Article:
What is a snore?
We’ve all heard a snore before and can definitely pinpoint a snore when we hear it. But what is a snore and why do we do it? Sleep specialist Lynn D’Andrea describes snoring as “the sound produced by vibrating structures of the upper airway, typically during inhalation.” The upper airway includes the nose, nasal passages, paranasal sinuses, the pharynx, and the portion of the larynx above the vocal cords.
The combination of not having hard cartilage in our upper airway and our decreased control of muscle while we sleep, results is vibration while we subconsciously breathe.
Not all snores are equal.
If snoring is just the sound of vibration in the airway, then why doesn’t everyone snore? Or better yet, why do some people snore louder than others?
It’s because people who snore loudly have something obstructing their airway, limiting the flow of air. That blockage causes turbulence and vibrations strong enough to hear.
Snoring can be used as an alert.
In some cases, snoring can be a sign that something is wrong. For example, sleep apnea is a condition that causes snoring to be very audible and grunty. People with sleep apnea endure labored breathing while sleeping. The root of this condition is often related to vascular complications, or problems related to the vessels that carry blood. With sleep apnea, individuals experience gaps in their breathing while they sleep, followed by a gasp for air, which sound like violent snores.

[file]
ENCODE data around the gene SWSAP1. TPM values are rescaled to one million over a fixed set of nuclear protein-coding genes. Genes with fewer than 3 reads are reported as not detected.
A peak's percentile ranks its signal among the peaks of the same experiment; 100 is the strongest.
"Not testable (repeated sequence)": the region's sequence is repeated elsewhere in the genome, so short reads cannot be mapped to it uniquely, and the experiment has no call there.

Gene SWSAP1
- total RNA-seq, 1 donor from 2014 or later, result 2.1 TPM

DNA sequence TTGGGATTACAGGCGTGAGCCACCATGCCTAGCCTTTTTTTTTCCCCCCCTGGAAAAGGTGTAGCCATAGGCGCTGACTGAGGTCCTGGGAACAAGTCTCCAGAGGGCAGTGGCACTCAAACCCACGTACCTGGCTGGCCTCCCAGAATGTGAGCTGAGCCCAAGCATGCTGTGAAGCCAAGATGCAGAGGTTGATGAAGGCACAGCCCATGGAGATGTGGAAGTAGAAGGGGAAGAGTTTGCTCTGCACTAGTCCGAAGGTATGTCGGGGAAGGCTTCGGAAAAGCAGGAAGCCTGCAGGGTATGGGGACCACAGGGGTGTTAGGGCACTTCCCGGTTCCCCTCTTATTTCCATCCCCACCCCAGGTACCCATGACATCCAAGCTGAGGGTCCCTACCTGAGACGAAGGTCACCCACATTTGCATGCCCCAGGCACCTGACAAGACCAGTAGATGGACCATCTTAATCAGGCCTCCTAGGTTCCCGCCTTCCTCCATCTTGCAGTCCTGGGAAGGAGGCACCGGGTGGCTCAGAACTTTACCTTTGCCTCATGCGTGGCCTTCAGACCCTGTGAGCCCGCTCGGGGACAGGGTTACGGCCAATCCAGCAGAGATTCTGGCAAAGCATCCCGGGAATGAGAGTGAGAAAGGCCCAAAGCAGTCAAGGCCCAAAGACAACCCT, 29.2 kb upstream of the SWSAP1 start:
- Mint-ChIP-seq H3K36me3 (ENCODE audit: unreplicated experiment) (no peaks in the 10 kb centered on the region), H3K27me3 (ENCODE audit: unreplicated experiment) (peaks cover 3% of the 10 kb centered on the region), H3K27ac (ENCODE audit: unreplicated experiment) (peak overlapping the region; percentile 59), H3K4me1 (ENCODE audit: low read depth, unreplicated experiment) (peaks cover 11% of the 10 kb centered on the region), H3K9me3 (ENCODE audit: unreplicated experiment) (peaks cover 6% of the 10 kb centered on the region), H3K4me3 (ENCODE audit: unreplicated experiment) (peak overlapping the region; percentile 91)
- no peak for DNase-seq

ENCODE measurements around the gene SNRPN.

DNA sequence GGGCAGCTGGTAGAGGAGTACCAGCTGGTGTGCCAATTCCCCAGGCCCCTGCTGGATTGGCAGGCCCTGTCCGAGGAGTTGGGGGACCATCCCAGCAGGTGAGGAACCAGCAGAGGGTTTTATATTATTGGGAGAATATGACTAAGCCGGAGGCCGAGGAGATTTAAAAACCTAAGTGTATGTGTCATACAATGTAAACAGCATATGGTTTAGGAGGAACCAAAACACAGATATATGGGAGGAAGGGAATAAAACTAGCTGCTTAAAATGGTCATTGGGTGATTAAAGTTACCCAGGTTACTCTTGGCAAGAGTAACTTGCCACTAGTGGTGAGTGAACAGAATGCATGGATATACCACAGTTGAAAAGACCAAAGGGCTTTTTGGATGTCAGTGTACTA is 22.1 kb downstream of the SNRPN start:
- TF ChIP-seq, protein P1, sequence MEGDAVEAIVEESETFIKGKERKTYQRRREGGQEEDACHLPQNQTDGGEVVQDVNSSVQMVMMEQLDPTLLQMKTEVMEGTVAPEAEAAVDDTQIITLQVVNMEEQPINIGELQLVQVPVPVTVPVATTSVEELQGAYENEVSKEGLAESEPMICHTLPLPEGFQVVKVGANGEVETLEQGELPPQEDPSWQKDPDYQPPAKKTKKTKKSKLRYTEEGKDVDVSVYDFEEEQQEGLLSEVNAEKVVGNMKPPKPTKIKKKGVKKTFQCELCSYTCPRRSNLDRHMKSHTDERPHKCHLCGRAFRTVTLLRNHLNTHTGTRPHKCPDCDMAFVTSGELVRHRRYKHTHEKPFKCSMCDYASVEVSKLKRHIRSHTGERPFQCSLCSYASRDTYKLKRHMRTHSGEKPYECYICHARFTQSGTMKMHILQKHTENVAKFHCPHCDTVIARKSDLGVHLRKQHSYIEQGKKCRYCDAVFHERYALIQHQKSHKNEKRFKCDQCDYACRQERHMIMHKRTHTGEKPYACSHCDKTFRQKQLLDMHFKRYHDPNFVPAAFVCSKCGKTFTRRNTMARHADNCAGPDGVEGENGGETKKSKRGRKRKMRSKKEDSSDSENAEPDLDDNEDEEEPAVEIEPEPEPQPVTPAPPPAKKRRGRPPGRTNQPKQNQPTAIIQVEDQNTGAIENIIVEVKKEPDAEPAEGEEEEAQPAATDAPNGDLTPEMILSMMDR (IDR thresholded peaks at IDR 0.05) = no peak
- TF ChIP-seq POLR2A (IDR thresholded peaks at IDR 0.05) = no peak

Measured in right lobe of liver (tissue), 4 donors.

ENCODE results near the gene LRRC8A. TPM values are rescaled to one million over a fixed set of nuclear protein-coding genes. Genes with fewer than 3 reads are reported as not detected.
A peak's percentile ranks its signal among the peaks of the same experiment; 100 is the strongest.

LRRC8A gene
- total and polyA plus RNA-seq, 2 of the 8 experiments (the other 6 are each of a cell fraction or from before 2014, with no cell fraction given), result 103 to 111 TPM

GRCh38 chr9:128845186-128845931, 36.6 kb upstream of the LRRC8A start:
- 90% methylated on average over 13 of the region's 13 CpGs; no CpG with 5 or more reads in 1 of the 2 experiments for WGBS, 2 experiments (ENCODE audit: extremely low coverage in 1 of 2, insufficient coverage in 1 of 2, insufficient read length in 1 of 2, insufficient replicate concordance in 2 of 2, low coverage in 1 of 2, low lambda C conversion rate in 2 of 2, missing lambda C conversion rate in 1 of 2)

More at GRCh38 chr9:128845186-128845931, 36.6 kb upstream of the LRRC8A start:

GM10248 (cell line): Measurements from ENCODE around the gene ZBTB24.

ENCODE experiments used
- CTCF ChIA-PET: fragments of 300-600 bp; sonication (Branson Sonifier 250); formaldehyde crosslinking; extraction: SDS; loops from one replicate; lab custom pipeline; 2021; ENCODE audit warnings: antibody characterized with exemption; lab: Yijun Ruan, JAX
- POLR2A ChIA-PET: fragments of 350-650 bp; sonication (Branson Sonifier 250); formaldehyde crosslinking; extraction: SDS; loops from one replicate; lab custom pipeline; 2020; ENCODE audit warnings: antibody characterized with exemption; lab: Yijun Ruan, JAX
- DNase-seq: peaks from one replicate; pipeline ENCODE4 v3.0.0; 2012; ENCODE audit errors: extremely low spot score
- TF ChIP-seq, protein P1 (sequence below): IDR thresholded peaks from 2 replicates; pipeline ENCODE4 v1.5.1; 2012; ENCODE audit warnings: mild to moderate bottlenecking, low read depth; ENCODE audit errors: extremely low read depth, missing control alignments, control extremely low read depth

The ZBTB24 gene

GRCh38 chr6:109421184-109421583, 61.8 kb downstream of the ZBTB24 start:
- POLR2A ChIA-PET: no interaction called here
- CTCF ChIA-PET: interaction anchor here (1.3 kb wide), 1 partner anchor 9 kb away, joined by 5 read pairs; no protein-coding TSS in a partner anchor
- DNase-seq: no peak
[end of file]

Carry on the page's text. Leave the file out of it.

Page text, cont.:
Loud snoring also tends to accompany pregnancy, allergies, congestion, obesity, and aging. Snoring can also signify that a person has enlarged tonsils or bulking throat tissue.
When should you be concerned?
- Pauses in breathing
- Headaches in the morning
- Dry mouth after waking
- Sleepiness during the day
- Gasping or choking while sleeping
- Unexplained moodiness or depression
Most people experience some mild snoring during their lives, especially if they have allergies. If you have regular, recurring nights of snoring, however, there are many health risks and you should seek the advice of a qualified professional.
Snoring does tend to worsen with age, so if snoring has ever posed as a problem, it is likely to get worse as you get older.
Health risks often associated with chronic snoring:
- The strain on the heart. Long term snoring can cause higher blood pressure and can enlarge the heart, which creates serious heart and stroke risks.
- Chronic Headaches. Although not quite as serious as heart issues, headaches can be quite a nuisance and sometimes, very painful.
- Lowered oxygen levels in the blood. This can lead to pulmonary hypertension, high blood pressure that affects your arteries in the lungs.
- Excessive daytime sleepiness. This can lead to trouble concentrating during the day and can interfere with your daily life. It can also put you at higher risk for accidents, such as from falling asleep while driving.